James is a hoot at parties

James is a mathematician with a personal passion for maths communication and the promotion of mathematics in schools and to the general public. He can be mostly found doing exactly that, either touring the world giving public talks, or on YouTube.

James has a PhD in mathematics and his academic interests include group theory (the mathematics of symmetry) and combinatorics (the mathematics of networks and solving problems with diagrams and pictures). James also has a keen interest in cryptography (the mathematics of codes and secret messages), probability (games, gambling and predicting the future) and number theory (the properties of numbers).

James loves the maths and remembers watching Johnny Ball leaping about on TV explaining the parabolic path of projectiles, yet is puzzled that Zoe never mentions it. And the theme tune of the Royal Institution Christmas Lectures still gives him chills of excitement – yes he was that type of geek.

James went on to study mathematics at Lancaster university. He was attracted by the challenge of the analytical and creative thought required in a maths degree, but it was probably the lack of essays and reading list he found most attractive. Later, James went to York university with the aim of getting a PhD and avoiding the real world for at least another three years. He was successful on both counts.

James Grime: a riddle wrapped in a mystery standing next to an enigma.

After working in research in combinatorics and group theory, James joined the Millennium Mathematics Project from the University of Cambridge. On their behalf James ran The Enigma Project, with the aim to bring mathematics to life through the fascinating history and mathematics of codes and code breaking. Spies! Secrets! And secret messages!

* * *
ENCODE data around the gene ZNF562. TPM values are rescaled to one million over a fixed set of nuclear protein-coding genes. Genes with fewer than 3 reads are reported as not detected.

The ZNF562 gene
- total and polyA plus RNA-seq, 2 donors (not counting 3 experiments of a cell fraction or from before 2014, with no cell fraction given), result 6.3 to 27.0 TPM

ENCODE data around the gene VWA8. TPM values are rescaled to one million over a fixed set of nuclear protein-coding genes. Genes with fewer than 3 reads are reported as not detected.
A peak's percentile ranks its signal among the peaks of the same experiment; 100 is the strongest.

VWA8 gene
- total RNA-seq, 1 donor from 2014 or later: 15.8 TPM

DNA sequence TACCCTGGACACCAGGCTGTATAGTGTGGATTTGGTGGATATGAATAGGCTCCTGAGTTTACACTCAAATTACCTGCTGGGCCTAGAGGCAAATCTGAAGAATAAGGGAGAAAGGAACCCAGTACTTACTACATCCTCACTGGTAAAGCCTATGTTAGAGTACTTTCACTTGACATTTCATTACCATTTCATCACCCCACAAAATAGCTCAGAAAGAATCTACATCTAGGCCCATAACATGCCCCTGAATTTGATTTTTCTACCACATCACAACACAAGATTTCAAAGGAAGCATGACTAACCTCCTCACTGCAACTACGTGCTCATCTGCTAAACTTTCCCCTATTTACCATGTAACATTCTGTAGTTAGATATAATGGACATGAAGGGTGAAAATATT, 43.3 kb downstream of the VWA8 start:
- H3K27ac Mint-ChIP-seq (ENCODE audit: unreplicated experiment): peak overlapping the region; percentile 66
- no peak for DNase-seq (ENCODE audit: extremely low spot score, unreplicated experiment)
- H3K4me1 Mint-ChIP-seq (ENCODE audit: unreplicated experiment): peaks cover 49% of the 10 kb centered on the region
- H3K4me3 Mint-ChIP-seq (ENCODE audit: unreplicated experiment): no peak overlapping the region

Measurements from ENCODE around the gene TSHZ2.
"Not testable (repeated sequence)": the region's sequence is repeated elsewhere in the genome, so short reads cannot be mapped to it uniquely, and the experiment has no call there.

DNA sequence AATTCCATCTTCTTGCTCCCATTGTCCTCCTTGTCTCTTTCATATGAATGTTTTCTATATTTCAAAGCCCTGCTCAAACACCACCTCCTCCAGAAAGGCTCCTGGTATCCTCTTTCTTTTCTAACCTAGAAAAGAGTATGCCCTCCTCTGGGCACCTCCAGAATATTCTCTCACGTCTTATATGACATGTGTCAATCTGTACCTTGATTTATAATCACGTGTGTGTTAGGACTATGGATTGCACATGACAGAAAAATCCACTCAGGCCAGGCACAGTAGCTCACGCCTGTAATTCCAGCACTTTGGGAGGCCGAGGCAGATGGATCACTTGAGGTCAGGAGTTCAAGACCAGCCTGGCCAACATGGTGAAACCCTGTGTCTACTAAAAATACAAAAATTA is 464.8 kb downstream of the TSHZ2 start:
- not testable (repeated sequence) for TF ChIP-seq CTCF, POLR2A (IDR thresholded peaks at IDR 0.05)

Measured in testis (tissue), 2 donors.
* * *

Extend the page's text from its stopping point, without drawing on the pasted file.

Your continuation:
James travelled extensively giving public talks and visiting schools, colleges, universities, festivals and other events, and reaching 12,000 people, of all ages, every year. Touring took James all over the UK, and the world, and involved talks for Google, Microsoft, RSA conference, Maths Inspiration, Maths in Action, BrainStem (Perimeter Institute Canada), and various science festivals. James’ aim is to bring not only an in depth knowledge of mathematics to the talk, but also to present it in an accessible and fun style.

After leaving the Millennium Mathematics Project in 2014 James continues to give public talks on code breaking and other topics.

Sorting out your town planning with SCIENCE!In 2008 James started making maths videos on YouTube on his own channel called “singingbanana” (why not). These were made to entertain a few friends, so James was thrilled to when he reached 100 subscribers, ecstatic when he reached 1000 subscribers, and now exploding from joy with over 100,000 subscribers. The videos are a series of problems, tricks, and whatever mathematical things James happens to find interesting that week.

In 2011 James was contacted by video journalist Brady Haran (periodicvideos, sixtysymbols) to help create a new maths channel called Numberphile. This series uses numbers to introduce people to mathematics, including current news. Numberphile involves a team of contributors and is one of the most popular channels on YouTube, with over 1,000,000 subscribers.

Through his videos, public talks and other work, James hopes to explain to kids and general audiences why he love his maths so much, to challenge some of the public’s misconceptions, and to explain why he considers it a beautiful subject in a way that is closer to an art.

In his spare time James has many hobbies, including juggling, unicycling and a great number of other circus skills, and has finally embraced the fact that his ultimate purpose in life may be simply to make a fool of himself in public.

James was very disappointed when they changed the Royal Institution theme tune.